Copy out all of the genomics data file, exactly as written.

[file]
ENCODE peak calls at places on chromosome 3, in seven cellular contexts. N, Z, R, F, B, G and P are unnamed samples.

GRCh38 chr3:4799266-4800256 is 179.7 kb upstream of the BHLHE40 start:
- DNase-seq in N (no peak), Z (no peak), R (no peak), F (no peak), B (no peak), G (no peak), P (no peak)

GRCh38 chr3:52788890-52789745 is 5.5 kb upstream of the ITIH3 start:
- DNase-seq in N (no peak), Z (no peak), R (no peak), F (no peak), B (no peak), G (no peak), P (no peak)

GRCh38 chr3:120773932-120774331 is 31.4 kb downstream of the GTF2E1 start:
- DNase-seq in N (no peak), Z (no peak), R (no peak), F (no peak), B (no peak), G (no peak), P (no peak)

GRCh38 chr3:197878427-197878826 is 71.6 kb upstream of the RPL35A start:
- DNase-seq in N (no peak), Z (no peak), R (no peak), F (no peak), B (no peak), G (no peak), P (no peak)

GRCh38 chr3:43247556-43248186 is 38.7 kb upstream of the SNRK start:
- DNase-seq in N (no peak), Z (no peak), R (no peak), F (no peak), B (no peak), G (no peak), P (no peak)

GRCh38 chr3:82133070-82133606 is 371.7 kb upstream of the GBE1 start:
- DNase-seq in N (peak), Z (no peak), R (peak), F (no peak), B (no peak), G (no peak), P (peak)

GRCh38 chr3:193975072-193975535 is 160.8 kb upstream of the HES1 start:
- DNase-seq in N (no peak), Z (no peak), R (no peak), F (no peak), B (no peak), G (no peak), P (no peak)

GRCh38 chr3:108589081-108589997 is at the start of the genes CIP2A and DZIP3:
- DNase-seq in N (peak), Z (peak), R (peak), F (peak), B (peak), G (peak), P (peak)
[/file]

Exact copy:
ENCODE peak calls at places on chromosome 3, in seven cellular contexts. N, Z, R, F, B, G and P are unnamed samples.

GRCh38 chr3:4799266-4800256 is 179.7 kb upstream of the BHLHE40 start:
- DNase-seq in N (no peak), Z (no peak), R (no peak), F (no peak), B (no peak), G (no peak), P (no peak)

GRCh38 chr3:52788890-52789745 is 5.5 kb upstream of the ITIH3 start:
- DNase-seq in N (no peak), Z (no peak), R (no peak), F (no peak), B (no peak), G (no peak), P (no peak)

GRCh38 chr3:120773932-120774331 is 31.4 kb downstream of the GTF2E1 start:
- DNase-seq in N (no peak), Z (no peak), R (no peak), F (no peak), B (no peak), G (no peak), P (no peak)

GRCh38 chr3:197878427-197878826 is 71.6 kb upstream of the RPL35A start:
- DNase-seq in N (no peak), Z (no peak), R (no peak), F (no peak), B (no peak), G (no peak), P (no peak)

GRCh38 chr3:43247556-43248186 is 38.7 kb upstream of the SNRK start:
- DNase-seq in N (no peak), Z (no peak), R (no peak), F (no peak), B (no peak), G (no peak), P (no peak)

GRCh38 chr3:82133070-82133606 is 371.7 kb upstream of the GBE1 start:
- DNase-seq in N (peak), Z (no peak), R (peak), F (no peak), B (no peak), G (no peak), P (peak)

GRCh38 chr3:193975072-193975535 is 160.8 kb upstream of the HES1 start:
- DNase-seq in N (no peak), Z (no peak), R (no peak), F (no peak), B (no peak), G (no peak), P (no peak)

GRCh38 chr3:108589081-108589997 is at the start of the genes CIP2A and DZIP3:
- DNase-seq in N (peak), Z (peak), R (peak), F (peak), B (peak), G (peak), P (peak)